Would Canada turn to Russia for heavy icebreaking?
5 Oct 2017
This past summer, the federal government reached an agreement with the Qikiqtani Inuit Association that set aside a large area north of Baffin Island, including most of Lancaster Sound, as a nature conservancy. It is the largest marine nature conservancy in Canada. The agreement was reached at about the time that the Chinese ice breaker Snow Dragon was beginning its voyage through Canada’s Northwest Passage. The voyage was ostensibly conducting a research trip, but in fact was surveying the passage for possible use as a route between China and Europe for when, as expected, the Arctic ice gets thinner than it is now and in places disappears altogether.
What ties these two events together? Lancaster Sound is the eastern entrance to the Northwest Passage; Canada claims it as internal waters, while the United States claims it is an international strait between the North Atlantic and the North Pacific.
Whatever the real motives of the federal government and its Inuit partners, Canada is, in effect, strengthening its claim of sovereignty over those contentious waters. The question is, will it work? The United States will probably never recognize Canadian sovereignty over those waters because that would put in question its assertion that any strait that connects two waterways is an international strait and thus subject to Freedom of Navigation (FON) patrols by American warships.
But does that really matter? The voyage of the Snow Dragon should not come as a surprise to anyone who follows events in the high arctic. The very fact that China, a nation far from either Pole, has an ice breaker and has established scientific stations in Arctic regions, shows its deep interest in the future of those potential waterways. The Chinese had previously made a similar voyage across the top of Russia, and the Chinese and Russian governments have already discussed the Northeast Passage as a possible regular sea route.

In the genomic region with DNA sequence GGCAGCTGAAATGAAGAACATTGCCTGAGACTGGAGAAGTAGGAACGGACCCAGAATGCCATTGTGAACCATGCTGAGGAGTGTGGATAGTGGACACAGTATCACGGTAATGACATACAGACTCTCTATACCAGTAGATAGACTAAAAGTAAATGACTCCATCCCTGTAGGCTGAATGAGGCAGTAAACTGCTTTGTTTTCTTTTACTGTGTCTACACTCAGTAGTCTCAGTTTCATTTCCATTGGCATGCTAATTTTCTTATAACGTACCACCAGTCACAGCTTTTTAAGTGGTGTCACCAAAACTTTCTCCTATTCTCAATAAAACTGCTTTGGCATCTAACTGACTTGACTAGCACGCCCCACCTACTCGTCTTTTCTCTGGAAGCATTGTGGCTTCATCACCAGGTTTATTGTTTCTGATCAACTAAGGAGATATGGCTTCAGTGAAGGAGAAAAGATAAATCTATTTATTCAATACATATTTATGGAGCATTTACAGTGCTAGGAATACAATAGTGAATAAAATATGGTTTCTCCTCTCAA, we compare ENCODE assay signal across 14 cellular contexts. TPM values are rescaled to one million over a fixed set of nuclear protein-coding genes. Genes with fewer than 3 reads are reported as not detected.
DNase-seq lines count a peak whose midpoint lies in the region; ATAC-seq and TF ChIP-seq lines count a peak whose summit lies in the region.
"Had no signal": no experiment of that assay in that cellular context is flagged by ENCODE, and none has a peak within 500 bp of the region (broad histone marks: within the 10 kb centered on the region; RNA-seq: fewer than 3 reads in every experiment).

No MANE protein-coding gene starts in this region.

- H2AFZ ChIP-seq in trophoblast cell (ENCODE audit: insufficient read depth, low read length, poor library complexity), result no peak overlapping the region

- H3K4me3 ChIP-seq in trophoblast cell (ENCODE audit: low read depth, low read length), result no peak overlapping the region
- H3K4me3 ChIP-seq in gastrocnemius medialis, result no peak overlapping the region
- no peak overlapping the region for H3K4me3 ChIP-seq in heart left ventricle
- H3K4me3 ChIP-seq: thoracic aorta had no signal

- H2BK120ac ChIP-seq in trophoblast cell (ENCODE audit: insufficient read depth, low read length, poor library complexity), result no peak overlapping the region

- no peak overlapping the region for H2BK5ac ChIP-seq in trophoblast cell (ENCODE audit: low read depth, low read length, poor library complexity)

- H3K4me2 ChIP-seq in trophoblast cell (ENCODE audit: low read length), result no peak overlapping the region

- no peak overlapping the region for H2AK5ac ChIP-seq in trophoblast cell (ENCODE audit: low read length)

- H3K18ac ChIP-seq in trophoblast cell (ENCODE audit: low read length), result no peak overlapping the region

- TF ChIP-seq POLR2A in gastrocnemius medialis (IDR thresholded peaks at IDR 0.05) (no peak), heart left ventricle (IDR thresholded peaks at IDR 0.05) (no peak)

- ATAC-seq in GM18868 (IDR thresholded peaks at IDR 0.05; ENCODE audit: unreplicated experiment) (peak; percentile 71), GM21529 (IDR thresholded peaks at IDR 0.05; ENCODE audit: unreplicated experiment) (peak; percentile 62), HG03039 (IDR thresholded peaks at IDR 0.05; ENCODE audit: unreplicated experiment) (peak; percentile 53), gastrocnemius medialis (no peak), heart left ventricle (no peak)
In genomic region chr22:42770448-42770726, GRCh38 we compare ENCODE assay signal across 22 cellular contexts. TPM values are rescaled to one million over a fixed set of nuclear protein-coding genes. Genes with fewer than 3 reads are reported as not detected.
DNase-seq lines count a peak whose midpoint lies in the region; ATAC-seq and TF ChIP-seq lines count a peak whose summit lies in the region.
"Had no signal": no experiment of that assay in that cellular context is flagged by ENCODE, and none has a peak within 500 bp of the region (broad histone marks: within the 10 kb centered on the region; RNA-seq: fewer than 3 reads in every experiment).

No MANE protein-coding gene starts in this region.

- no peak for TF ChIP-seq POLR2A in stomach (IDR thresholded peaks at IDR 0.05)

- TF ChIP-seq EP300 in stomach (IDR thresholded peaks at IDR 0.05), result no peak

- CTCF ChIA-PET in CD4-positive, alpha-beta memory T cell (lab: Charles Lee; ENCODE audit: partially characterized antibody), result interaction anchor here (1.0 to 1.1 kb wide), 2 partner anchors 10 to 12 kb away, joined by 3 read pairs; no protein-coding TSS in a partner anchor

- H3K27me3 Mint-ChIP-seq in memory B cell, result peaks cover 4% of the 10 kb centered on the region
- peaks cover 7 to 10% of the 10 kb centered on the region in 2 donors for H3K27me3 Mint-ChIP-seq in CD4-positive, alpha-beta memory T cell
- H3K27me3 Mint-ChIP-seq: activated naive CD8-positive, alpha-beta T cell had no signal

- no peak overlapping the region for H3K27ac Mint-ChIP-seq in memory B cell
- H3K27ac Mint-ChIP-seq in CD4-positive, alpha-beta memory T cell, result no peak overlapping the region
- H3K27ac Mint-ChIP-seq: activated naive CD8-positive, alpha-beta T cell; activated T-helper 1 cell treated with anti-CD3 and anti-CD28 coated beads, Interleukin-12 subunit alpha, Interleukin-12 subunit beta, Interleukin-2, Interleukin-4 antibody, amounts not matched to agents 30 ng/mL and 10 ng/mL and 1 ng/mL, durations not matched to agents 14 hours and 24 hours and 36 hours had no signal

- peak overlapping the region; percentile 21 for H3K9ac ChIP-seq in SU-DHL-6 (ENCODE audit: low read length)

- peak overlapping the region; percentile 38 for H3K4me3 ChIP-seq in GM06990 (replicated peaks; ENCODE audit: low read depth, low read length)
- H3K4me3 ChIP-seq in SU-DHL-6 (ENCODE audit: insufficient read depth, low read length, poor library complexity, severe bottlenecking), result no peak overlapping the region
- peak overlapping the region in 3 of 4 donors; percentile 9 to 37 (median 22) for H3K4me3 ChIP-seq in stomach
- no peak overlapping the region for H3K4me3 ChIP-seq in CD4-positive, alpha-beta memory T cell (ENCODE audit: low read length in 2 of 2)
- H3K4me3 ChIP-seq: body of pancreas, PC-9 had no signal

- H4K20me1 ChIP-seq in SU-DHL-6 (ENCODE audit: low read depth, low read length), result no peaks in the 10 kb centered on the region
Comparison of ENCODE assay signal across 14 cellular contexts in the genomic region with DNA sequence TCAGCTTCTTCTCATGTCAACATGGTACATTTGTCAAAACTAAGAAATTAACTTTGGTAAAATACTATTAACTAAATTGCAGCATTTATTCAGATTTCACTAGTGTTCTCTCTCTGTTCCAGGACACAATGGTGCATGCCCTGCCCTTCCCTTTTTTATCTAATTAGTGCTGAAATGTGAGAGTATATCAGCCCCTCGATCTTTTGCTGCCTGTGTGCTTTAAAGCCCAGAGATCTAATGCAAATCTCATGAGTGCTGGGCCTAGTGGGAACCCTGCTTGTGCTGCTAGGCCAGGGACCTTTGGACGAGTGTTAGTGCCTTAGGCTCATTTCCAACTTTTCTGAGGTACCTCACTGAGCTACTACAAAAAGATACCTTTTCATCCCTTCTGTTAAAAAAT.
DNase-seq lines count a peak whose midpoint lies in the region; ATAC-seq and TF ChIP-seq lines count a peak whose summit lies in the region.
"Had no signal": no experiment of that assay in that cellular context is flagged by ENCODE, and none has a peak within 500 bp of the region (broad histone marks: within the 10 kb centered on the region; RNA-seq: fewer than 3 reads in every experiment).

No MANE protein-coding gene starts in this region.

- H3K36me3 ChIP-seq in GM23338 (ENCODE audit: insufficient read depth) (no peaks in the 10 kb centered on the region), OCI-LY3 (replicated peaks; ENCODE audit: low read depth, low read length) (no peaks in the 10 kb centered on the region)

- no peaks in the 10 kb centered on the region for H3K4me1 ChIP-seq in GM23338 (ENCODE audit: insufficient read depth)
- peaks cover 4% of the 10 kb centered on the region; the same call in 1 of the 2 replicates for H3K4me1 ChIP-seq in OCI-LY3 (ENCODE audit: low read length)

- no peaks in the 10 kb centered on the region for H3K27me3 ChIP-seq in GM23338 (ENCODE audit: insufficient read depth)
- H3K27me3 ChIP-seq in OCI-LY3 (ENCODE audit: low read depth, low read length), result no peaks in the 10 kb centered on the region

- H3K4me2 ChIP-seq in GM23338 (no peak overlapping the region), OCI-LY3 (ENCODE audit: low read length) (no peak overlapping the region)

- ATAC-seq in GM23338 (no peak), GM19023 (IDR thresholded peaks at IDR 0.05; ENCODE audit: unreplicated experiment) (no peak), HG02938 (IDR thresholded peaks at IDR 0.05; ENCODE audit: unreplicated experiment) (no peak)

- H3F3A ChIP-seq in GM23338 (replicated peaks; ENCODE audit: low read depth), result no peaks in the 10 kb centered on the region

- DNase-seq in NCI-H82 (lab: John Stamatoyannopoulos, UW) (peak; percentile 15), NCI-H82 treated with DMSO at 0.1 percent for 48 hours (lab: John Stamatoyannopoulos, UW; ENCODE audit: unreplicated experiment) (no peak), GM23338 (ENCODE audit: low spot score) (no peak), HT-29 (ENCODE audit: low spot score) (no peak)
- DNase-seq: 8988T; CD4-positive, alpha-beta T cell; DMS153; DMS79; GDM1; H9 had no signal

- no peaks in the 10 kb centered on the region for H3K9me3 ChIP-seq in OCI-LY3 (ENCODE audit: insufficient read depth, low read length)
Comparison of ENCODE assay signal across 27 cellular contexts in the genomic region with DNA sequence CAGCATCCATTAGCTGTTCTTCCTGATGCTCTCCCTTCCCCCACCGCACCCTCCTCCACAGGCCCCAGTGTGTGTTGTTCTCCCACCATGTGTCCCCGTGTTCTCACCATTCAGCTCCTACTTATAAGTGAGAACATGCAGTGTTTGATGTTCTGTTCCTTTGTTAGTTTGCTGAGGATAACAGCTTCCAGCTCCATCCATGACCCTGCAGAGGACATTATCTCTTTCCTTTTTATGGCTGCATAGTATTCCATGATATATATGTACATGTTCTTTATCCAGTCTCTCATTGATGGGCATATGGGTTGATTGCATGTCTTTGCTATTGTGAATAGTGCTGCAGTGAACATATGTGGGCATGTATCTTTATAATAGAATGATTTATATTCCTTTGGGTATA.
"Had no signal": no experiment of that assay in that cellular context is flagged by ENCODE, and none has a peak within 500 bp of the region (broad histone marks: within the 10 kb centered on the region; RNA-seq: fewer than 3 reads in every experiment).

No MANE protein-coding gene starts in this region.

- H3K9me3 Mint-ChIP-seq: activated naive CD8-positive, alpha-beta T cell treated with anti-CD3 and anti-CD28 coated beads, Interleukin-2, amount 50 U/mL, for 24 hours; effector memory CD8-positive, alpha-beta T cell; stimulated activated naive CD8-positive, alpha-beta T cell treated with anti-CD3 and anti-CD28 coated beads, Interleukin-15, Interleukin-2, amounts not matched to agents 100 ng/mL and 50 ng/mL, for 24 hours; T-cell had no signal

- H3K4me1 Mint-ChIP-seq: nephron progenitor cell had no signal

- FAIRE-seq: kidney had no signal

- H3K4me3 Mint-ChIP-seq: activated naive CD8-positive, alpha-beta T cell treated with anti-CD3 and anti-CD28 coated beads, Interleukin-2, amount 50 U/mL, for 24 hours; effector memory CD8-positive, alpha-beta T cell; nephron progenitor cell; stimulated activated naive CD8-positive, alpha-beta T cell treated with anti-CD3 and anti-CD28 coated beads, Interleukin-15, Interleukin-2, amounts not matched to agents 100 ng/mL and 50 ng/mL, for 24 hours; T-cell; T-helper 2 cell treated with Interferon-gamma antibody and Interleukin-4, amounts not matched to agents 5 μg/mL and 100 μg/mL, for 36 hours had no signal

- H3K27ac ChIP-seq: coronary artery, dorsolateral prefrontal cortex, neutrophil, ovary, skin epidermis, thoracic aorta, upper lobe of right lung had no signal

At the moment, Chinese marine activity in Canada’s far North poses no challenges to Canadian sovereignty. Indeed, one recent study of the potential for regular shipping in the far North showed conclusively that it will be a long time yet before the potential of the Northwest Passage as a sea route is realized. The problems facing shippers and insurance companies are simply too complex to allow anything other than point-to-point shipping to take place. Thus, a ship could certainly take passage to some far northern port, and the odd cruise ship can transit the passage in the summer (as they already have), but regular shipping routes need dependable ice conditions, and insurance companies have to conclude that those shipping routes are safe before being willing to insure both cargoes and ships.
Right now, the biggest obstacle to passage of Canadian Arctic waters is the lack of both navigation facilities and rescue services to ensure that passages would be possible and that potential disasters could be averted.
Canada has no heavy ice breakers, and the search and rescue operations of the Canadian Armed Forces would have great difficulty dealing with the smallest upset. If a cruise ship, let alone a container ship, runs into heavy ice or runs aground or must deal with an onboard fire, there is virtually no way that Canada could offer any real help.
Canada would have to rely on the Russians for heavy icebreaking, but inviting Russia to our sovereign waters would do as much to weaken our claim to sovereignty over those waters as the new nature conservancy strengthens it. That’s because when it comes to the Arctic, sovereignty built on civil institutions and the ability to deal with emergency issues under our own steam (as it were), makes for a far stronger claim to sovereignty than engaging in some kind of crazy northern arms race with Russia.
David Bercuson, Research Director, Canadian Global Affairs Institute